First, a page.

Tracy has a good point in the fact that you need to make sure of the cow you are drinking the milk from. Also, you need to be sure that it is handled properly. I understand her wanting pasteurized milk. However, we know many, many people (I am talking a whole lot of people) that drink raw milk and have for years with no problems.

Inkpot said...

I have never drunk raw milk but I would like to. I read a book once which described drinking raw milk from their own cow and it sounded so delicious that I've wanted to drink it since then. You're post has reinforced that desire. Maybe one day I will. :) I love the photos of your animals. Best wishes.

LadySnow said...

That milk looks delicious!

Anonymous said...

I have had raw milk and loved it! I also plan to have my own home-grown milk as soon as I can. (Probably goat.)


Jthemilker said...

I grew up on raw milk, making our own butter and such and really miss it. I STILL shake the milk I get from the store... it's habitual. I hope that some day I too might have a little jersey or maybe a guernsey for our family... This post was very well written. You share so much that reminds me of home.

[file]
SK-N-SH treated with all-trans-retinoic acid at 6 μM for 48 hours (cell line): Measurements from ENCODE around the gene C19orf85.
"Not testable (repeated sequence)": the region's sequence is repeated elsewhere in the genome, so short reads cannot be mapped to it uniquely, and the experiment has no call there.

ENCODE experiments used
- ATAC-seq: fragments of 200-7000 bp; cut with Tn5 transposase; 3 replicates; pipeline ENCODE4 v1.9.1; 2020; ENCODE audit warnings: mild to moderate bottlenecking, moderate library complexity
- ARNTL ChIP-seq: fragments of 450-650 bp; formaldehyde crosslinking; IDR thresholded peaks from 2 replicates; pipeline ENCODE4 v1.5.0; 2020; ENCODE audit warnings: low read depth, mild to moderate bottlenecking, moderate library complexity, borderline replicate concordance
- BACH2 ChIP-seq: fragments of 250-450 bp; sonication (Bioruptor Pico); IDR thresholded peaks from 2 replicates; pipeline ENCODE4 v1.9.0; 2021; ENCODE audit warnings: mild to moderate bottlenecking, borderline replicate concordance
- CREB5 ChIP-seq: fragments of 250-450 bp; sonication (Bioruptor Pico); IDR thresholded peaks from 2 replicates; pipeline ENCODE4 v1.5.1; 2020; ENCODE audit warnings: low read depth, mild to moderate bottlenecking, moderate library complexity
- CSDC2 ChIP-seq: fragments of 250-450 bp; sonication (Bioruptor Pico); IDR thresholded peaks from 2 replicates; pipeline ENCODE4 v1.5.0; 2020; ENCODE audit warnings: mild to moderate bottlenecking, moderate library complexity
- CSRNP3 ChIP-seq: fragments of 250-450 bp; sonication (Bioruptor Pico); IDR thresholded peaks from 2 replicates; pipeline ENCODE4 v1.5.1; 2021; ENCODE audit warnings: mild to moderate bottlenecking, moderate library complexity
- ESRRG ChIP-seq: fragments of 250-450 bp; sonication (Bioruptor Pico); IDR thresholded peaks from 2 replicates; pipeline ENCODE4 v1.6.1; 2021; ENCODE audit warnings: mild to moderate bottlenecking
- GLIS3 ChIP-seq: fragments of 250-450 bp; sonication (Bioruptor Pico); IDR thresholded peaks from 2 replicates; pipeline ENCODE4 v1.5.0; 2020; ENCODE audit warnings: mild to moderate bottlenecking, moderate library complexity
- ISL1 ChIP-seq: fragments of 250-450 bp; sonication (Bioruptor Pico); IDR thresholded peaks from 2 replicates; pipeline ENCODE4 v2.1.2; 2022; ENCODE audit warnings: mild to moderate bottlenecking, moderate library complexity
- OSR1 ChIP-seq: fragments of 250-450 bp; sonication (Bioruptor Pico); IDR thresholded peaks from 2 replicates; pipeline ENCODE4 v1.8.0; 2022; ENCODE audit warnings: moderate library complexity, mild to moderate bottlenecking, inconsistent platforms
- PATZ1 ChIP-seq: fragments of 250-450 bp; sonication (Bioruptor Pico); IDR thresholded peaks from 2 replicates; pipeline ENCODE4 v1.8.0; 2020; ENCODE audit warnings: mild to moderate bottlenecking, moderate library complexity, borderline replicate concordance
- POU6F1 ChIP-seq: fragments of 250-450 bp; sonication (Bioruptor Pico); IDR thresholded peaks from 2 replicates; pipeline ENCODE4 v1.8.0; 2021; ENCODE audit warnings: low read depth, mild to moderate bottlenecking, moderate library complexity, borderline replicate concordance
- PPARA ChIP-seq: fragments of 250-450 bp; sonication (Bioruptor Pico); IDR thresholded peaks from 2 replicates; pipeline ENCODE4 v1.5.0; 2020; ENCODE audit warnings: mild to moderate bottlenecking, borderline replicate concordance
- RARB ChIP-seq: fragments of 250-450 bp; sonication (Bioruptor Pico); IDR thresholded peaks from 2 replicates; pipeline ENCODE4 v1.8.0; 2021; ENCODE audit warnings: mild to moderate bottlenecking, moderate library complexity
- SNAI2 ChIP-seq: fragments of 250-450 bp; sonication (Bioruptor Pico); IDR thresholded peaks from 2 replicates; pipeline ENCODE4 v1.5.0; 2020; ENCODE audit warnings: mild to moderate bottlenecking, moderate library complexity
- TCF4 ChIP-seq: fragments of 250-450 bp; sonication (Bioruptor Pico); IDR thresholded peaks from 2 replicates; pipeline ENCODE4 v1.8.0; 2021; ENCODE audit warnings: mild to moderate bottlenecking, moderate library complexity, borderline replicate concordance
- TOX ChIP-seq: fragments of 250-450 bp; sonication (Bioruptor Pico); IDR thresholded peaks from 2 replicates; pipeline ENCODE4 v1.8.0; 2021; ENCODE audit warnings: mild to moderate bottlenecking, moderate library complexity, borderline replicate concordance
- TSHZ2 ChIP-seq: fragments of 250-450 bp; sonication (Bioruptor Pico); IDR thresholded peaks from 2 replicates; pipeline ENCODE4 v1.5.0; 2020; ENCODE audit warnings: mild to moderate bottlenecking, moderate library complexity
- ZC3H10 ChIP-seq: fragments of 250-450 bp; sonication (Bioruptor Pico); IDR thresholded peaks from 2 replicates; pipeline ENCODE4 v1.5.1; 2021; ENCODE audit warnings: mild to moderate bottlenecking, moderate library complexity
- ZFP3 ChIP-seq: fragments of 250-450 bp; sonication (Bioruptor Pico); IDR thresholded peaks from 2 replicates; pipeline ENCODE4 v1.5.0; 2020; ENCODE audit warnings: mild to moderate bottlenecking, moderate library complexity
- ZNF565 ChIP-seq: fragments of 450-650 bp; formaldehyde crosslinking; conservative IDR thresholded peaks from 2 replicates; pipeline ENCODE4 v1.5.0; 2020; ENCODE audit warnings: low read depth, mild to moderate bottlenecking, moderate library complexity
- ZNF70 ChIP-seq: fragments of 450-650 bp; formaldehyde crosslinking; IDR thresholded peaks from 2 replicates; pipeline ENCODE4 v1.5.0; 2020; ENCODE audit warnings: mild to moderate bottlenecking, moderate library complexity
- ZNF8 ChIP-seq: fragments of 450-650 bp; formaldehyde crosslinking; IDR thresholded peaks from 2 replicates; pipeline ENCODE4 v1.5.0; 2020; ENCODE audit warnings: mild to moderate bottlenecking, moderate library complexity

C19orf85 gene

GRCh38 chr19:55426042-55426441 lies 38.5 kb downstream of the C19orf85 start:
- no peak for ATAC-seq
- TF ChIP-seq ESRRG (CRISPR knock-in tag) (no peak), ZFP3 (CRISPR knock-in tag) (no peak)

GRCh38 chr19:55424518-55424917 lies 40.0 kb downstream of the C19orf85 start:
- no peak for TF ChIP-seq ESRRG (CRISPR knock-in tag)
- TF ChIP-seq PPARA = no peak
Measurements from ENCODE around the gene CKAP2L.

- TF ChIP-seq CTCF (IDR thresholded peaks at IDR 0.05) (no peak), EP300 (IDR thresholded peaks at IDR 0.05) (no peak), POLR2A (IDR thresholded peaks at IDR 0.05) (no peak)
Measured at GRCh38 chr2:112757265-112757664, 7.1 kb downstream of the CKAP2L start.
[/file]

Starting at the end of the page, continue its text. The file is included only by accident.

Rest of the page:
Bea Elliott said...

I was a vegetarian - thinking I was "doing my part" saving animals. Never realized the milk I was drinking fostered so much cruelty on factory farms.

I was so saddened to hear that the male calves are either sent to the slaughterhouse immediately - as "bob veal" or are confined in tiny pens for a few months to become "veal". Too horrible for me.... Have since gone Vegan.

I've learned a lot of things about milk and dairy products - healthwise..... All the calcium you think your ingesting is expelled by the body. Seems that calcium is absorbed west when consumed as plant based: 1.5 cups of brocolli = 8 oz serving of milk. There's more info at:

The best part about eliminating dairy from my diet? Lost 20 stubborn pounds of "baby fat" and I feel great.

If I "had" to drink milk I'd certainly choose a small humane family run farm rather than support the brutal (unhealthy) conditions in the "modern" dairy.

Marci said...